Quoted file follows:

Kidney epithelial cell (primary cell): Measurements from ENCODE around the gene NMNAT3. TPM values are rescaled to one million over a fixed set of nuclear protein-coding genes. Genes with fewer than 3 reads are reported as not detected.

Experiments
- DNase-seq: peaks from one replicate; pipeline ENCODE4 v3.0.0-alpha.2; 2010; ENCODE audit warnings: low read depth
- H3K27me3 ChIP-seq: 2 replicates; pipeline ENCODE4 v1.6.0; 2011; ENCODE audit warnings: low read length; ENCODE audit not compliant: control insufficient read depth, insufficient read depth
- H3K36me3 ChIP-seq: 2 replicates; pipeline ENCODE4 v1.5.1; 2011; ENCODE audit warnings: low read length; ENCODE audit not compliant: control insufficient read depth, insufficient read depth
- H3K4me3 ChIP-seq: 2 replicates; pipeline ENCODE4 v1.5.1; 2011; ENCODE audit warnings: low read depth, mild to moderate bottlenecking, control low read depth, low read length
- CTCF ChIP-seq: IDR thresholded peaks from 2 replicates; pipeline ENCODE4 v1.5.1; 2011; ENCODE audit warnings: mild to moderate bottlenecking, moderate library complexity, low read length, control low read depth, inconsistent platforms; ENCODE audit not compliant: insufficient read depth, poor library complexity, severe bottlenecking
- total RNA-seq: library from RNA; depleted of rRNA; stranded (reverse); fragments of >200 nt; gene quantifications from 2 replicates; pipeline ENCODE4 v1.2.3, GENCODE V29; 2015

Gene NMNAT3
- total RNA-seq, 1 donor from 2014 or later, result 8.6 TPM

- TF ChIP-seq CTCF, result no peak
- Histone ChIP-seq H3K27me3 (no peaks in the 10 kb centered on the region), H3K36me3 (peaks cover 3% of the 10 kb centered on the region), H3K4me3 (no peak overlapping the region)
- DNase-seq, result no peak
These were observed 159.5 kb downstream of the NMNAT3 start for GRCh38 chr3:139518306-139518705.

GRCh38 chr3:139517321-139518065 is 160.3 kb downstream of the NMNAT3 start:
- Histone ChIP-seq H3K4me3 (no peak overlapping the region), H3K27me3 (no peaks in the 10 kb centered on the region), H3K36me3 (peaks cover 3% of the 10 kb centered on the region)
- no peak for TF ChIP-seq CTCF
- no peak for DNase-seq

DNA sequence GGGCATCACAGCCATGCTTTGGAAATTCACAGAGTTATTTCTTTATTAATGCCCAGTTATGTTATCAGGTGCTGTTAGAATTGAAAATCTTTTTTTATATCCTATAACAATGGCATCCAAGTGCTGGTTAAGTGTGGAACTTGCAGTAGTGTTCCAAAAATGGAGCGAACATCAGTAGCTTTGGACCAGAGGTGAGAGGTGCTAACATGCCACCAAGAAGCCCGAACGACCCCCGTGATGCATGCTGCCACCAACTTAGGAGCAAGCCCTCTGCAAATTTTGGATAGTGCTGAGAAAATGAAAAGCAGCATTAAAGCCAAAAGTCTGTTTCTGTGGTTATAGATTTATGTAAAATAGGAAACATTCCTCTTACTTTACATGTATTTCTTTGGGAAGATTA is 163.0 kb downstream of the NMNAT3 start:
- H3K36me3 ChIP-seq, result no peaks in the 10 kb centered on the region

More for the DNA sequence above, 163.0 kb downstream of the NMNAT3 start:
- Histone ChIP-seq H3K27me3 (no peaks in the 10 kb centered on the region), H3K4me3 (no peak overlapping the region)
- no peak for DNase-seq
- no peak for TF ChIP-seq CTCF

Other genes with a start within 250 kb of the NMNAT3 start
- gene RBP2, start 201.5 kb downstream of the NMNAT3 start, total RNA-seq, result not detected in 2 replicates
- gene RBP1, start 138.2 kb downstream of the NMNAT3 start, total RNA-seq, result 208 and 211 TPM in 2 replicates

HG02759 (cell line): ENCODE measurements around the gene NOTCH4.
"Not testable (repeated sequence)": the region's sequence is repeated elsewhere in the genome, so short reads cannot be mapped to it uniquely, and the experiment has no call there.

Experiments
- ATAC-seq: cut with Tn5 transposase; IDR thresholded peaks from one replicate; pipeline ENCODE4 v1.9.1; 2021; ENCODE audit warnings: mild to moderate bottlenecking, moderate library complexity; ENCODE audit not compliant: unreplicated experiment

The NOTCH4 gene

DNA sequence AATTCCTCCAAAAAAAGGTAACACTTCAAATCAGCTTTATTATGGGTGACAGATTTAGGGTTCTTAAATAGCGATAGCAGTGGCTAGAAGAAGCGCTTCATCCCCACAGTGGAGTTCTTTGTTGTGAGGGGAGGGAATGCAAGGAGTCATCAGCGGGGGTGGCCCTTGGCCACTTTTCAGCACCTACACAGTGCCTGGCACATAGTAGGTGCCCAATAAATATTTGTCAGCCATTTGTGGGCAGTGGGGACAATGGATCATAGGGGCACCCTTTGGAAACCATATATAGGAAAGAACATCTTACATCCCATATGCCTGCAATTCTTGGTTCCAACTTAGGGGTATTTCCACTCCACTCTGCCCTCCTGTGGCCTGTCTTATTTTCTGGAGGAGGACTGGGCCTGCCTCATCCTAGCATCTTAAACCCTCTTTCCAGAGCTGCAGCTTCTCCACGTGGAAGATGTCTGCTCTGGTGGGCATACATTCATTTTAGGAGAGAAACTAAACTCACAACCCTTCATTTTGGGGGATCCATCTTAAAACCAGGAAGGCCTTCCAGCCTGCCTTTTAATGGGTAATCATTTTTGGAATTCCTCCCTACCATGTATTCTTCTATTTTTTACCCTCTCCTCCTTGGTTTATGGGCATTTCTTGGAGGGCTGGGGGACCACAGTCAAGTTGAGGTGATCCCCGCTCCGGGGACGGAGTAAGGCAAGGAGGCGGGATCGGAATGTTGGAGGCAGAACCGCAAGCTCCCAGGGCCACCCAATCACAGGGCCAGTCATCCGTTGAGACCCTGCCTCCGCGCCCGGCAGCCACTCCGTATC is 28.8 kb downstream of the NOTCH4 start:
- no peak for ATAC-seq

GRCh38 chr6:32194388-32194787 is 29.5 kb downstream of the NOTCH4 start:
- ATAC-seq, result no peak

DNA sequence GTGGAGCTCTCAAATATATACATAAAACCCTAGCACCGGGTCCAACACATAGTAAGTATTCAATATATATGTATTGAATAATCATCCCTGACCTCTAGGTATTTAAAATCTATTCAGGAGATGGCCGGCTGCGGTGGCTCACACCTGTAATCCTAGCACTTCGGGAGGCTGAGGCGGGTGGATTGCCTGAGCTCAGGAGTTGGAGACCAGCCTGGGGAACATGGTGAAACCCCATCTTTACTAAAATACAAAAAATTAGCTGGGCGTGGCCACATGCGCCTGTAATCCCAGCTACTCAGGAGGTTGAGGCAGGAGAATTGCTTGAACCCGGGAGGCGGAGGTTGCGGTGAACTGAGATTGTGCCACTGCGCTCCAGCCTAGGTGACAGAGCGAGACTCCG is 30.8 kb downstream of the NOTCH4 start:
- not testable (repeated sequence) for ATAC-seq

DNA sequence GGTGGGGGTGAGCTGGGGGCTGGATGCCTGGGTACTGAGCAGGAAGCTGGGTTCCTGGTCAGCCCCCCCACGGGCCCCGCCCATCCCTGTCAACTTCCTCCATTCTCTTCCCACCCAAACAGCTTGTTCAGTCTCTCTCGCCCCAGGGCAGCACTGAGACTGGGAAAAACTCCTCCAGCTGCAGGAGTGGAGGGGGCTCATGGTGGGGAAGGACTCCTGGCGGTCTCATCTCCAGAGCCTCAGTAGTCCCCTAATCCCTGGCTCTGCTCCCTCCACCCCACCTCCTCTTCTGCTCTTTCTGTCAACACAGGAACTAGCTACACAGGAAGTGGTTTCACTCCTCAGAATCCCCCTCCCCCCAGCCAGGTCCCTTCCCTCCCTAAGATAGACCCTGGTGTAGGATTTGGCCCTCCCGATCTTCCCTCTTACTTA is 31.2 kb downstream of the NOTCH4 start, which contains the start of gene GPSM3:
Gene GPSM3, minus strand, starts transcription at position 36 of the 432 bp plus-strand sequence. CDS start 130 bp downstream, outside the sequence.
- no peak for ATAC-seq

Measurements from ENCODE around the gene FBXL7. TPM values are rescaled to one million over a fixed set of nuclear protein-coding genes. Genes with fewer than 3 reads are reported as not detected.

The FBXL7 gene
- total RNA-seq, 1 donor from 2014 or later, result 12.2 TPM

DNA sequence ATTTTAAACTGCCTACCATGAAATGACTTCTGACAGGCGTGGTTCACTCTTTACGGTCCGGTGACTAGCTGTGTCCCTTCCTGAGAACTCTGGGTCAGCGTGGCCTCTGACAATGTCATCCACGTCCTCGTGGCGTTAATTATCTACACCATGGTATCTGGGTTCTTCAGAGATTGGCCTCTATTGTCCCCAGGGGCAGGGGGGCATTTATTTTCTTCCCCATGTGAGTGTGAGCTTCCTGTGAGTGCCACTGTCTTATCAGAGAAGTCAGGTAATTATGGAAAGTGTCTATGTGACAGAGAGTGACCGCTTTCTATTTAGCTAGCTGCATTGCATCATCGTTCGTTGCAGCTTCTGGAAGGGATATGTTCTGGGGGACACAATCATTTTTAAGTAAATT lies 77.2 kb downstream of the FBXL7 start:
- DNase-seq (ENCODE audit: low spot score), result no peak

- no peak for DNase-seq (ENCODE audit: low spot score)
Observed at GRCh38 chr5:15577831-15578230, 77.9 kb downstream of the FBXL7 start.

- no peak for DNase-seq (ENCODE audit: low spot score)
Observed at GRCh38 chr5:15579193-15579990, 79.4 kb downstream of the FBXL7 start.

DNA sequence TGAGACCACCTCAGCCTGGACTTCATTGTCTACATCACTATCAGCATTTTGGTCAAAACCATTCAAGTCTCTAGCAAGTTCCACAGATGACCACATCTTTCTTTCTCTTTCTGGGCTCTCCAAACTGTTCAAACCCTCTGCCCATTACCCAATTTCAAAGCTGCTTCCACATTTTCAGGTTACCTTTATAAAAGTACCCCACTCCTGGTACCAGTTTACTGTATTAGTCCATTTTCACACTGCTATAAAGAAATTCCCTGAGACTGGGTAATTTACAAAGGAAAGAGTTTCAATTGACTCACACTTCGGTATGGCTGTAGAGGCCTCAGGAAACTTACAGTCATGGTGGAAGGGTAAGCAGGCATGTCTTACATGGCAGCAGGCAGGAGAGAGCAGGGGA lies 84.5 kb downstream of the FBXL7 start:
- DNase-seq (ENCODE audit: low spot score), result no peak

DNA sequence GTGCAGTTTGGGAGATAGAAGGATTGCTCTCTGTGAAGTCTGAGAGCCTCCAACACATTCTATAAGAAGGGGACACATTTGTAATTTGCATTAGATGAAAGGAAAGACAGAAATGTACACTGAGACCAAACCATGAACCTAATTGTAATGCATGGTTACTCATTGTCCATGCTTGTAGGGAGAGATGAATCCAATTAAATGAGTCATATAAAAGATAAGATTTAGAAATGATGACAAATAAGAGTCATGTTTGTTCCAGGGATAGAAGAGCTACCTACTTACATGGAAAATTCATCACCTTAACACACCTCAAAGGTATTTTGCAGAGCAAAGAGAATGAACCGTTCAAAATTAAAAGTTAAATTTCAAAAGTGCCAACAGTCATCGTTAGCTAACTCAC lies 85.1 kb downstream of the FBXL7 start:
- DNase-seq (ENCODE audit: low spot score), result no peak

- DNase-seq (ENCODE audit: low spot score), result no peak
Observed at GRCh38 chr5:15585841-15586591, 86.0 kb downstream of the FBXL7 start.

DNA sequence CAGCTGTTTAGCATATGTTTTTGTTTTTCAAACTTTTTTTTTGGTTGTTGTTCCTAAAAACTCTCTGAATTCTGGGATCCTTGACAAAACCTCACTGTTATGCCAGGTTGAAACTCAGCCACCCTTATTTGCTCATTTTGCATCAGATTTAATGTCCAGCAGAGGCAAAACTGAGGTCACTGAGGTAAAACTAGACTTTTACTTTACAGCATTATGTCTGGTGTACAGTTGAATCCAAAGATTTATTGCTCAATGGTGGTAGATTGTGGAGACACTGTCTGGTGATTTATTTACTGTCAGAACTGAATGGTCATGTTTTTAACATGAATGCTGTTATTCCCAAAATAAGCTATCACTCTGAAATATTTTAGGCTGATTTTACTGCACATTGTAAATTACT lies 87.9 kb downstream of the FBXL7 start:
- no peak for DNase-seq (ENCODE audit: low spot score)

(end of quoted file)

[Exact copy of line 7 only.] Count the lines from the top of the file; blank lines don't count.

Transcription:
- CTCF ChIP-seq: IDR thresholded peaks from 2 replicates; pipeline ENCODE4 v1.5.1; 2011; ENCODE audit warnings: mild to moderate bottlenecking, moderate library complexity, low read length, control low read depth, inconsistent platforms; ENCODE audit not compliant: insufficient read depth, poor library complexity, severe bottlenecking